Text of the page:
2. Naturally there are two cost dynamics at work in longform vs shortform. The two longrunning serials in Australia, fully funded from overseas sales have managed cost control. John Edwards strangely overlooks the part foreign-owned media behemoths like NBCUni, Fremantlemedia and his company – Shine are playing with regards to diminished opportunities and escalating costs. He has been protected from the gale force winds of change that are fundamentally challenging all the old business models, while being the person who has benefitted the most from networks’ risk aversion. Until recently these foreign companies were not allowed to apply to SA. SPA has lobbied hard for the 40% Offset because Australian drama must compete with international drama for eyeballs so his contribution to that part of the discussion was not helpful..

  3. Is there much of an audience these days for 20+ eps per season? Anecdotally very few people I know will watch a long series because the short ones tend to be better quality with not much filler and are less of a time commitment (a win when there are so many terrific shows to watch). But I’m not sure how that translates to the wider community, perhaps there is a demand. For the last few years I haven’t picked up any series that has exceeded 10 eps, luckily TWD started with only 6 eps or it’s unlikely I would have even found my favourite show!

  4. 8 to 10 eps (16 at the most), like overseas dramas, Better Call Saul, Fargo, Breaking Bad, Les Revenants, Game of Thrones, The Bridge , etc, is perfect.
    Just a shame that most Aussie drama just isn’t up to the standard of these.

    • I agree, they are all excellent shows and I’d add Wallander, Broadchurch, Orphan Black, The Leftovers, Rectify, The Fall, Orange is the New Black. I often hear Aus TV producers say they can’t compete with those types of shows because of how small our industry is but from what I understand, the same is true for France, Sweden, etc yet they manage to push the envelope.

  5. Making 40 episodes of TV on low budgets does not result in quality. It results in repetitive soap with poor writing, boring direction and mediocre acting. The reason why is isn’t made anymore is that people have more choices, so won’t just watch whatever rubbish the Networks choose to dish up week in week out. The 80s ended 25 years ago. Talented people cost money. TV is competing a global market where US, UK and other network TV is readily available, along with STV, streaming and internet content. And people need a good reason to put down their phones and tablets to watch dramas.

    Of course contracts for 40 episode seasons that ran for years and years paying low wages made lots of money for Edwards.

    • I’m trying to recall which shows they would be?

      Having followed his work, most were comparitively short to the real long runners such as All Saints and Blue Heelers.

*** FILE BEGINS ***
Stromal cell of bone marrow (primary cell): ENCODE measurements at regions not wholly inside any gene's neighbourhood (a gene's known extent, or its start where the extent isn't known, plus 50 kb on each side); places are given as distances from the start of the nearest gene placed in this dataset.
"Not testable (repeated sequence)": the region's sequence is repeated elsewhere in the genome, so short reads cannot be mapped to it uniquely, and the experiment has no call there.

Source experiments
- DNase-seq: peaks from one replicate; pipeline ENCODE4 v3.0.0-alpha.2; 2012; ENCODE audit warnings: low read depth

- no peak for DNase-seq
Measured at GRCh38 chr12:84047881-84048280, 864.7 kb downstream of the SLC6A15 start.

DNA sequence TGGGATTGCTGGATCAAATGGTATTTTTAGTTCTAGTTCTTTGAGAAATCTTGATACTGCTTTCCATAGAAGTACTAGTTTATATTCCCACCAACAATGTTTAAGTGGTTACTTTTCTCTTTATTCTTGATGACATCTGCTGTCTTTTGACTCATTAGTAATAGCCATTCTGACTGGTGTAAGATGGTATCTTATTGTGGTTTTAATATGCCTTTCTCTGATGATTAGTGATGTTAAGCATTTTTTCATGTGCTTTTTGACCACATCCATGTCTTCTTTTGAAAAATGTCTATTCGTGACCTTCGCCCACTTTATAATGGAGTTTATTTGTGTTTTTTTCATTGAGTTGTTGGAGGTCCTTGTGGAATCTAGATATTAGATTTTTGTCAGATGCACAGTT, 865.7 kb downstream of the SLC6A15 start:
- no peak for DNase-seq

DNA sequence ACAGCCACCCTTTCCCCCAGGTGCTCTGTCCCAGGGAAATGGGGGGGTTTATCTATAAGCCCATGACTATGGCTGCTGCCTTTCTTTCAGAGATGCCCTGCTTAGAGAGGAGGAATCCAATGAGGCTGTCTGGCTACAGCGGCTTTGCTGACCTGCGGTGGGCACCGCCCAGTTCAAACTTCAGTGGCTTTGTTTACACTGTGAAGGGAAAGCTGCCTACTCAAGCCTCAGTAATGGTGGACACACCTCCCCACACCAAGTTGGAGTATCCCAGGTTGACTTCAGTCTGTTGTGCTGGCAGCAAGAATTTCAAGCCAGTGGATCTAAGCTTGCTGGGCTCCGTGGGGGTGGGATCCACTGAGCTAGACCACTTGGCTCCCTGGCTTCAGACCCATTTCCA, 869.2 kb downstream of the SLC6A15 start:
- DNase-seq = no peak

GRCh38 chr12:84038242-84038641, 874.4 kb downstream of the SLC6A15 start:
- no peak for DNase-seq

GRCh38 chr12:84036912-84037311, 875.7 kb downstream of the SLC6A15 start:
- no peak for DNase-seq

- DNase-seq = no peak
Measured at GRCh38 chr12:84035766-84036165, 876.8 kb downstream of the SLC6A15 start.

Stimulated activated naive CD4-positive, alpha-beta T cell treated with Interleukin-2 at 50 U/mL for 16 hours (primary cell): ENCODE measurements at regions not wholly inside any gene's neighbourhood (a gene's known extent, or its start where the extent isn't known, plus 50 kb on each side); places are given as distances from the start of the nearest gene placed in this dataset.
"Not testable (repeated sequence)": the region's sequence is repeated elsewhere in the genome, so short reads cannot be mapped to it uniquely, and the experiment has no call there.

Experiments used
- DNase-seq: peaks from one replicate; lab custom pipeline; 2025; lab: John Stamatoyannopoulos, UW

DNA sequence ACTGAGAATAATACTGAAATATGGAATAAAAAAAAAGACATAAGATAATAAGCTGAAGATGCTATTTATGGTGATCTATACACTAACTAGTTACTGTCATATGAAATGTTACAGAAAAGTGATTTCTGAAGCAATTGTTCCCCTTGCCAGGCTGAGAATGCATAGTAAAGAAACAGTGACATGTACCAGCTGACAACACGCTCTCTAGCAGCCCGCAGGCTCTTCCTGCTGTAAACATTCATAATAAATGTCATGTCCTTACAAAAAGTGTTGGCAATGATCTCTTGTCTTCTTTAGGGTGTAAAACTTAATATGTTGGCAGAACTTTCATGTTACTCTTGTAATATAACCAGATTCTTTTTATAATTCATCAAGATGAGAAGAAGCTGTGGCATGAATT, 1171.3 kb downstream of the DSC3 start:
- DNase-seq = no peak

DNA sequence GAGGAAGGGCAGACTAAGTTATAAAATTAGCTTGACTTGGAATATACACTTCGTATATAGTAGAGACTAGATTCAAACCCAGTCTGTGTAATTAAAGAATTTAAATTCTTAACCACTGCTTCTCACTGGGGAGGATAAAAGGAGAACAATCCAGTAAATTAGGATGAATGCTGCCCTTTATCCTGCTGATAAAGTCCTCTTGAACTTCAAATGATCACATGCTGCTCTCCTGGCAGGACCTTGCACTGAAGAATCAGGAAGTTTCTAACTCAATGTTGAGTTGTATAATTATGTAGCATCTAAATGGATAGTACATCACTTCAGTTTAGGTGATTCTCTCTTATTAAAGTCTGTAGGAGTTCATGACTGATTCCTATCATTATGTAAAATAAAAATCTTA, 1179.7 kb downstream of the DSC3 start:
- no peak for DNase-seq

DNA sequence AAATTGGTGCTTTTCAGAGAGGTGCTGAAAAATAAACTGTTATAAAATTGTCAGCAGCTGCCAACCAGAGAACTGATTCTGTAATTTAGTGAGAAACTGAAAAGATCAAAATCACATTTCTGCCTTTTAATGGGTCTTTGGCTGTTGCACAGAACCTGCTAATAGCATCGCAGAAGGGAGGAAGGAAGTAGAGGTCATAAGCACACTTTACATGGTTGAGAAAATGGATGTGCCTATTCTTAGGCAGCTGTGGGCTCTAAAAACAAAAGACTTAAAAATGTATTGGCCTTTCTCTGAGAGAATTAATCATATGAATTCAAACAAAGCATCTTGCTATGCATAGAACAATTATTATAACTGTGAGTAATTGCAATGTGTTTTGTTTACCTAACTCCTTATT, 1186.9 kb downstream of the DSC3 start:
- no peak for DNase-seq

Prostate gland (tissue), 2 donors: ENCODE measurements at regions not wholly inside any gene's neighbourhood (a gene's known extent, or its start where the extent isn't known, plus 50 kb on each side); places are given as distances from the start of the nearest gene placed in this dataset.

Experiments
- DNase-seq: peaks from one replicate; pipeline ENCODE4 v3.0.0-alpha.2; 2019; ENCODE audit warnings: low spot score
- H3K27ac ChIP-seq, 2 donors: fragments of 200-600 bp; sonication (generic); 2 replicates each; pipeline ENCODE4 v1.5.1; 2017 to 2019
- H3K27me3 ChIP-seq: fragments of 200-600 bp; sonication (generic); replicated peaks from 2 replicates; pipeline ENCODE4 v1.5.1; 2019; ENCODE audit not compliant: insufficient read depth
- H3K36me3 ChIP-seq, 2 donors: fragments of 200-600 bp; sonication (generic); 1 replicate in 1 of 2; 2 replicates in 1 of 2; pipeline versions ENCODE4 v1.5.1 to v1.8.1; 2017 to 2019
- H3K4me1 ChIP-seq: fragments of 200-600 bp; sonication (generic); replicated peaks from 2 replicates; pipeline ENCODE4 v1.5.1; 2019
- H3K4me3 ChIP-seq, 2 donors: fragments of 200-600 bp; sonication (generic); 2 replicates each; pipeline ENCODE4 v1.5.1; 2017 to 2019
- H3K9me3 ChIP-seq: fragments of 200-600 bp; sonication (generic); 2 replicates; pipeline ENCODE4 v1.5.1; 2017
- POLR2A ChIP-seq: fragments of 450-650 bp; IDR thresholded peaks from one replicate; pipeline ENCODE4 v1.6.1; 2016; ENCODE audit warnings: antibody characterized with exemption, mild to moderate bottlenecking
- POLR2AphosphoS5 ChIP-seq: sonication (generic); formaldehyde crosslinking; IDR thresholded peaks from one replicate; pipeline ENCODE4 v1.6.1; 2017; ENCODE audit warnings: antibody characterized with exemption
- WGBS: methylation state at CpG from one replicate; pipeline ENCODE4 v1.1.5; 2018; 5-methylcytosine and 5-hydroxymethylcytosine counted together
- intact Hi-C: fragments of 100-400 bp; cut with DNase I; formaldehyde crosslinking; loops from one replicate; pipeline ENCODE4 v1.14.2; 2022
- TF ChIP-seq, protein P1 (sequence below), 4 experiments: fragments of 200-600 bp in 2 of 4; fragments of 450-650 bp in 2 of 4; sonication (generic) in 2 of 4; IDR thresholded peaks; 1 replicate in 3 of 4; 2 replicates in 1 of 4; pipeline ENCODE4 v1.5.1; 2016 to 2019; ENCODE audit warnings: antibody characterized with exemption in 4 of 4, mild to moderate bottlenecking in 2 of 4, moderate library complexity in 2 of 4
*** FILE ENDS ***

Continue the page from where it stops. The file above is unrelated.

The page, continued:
• Spot on. One of the things that always strikes me, particularly in the case of a good British series, is how suddenly it ends after only 8 episodes. But much better to end on a high note and leave the audience wanting more than to flog a horse to death, revive it, flog it again and then parade the corpse around for a bit longer which is the usual Australian TV model. If it’s any good, make another series but only after the first series has shown this is actually the case.

    • I don’t believe that was his point though?
      He was suggesting limited run series ends up using the same writers again because a gamble on new talent is more risky. As such, there is less probability for creativity in the industry because it’s re-hiring the same people.

      • The same people always get hired to run shows, there are few people with experience at running shows and talented at coming up with good ideas.

        Longer seasons create more opportunities for script editors and junior writers to learn the craft. But if people aren’t watching them they just get cancelled early and that doesn’t happen. Wonderland did make 44 eps in two years, not exactly seeing the creativity that resulted.

  6. I agree with most of what John says. It’s interesting to note his comment about using the same writers over & over. He could have made a similar comment about actors.
    Sadly, whilst audiences still watch rubbish like the Block, it’s hard to see much changing in commercial television.

    • I’ve noted before this trend of the same writers popping up on everything. A cynic might say the industry is a closed shop. And we all know what happens when any industry fails to get new blood in.

      You can also add in the same directors over and over again, in addition to writers and actors. The problem is that most directors (and actors and writers) come from the world of soap opera, and bring those, ahem, “skills” with them.

  7. This is true across the world, both Britain and America are risk-averse. Until, that is, the emergence of new media. The streaming channels are where the risks are being taken, because they don’t have advertisers to please, and wasted expenses are minimised. Until we get something similar here, which may never happen, risk-averse is where we’re going to stay.

    • The same used to be said of cable/Pay TV channels in the US; they were the home of risky and innovative programming because they lived or died purely on subscription income. Then the advertisers & big media companies moved in…

  8. His point isn’t that Australia shouldn’t make anymore 13 parters (or shorter), but that a higher producer offset in absence of a regulated volume requirment will result in only short runners being produced which do not provide a platform to breed new talent.

    I thought it was interesting he noted No Activity as an example of great innovation (I picked up from another news source).

    While Australia has had some fantastic online discoveries such as Bondi Hispters or Fragments of Friday, talent generation via network commissioned dramas should also be considered vital in order to maintain a healthy, vibrant industry.

    56 hours of new drama produced in a year is dire.

  9. its not about quantity tho them brit shows you mention are cr8p and anything on itv isnt worth watching, i have found better stuff on australian tv, the principal etc. ok a few good stuff on british tv but only the short run stuff. as for comedy australia produces the best these days bust most as web series.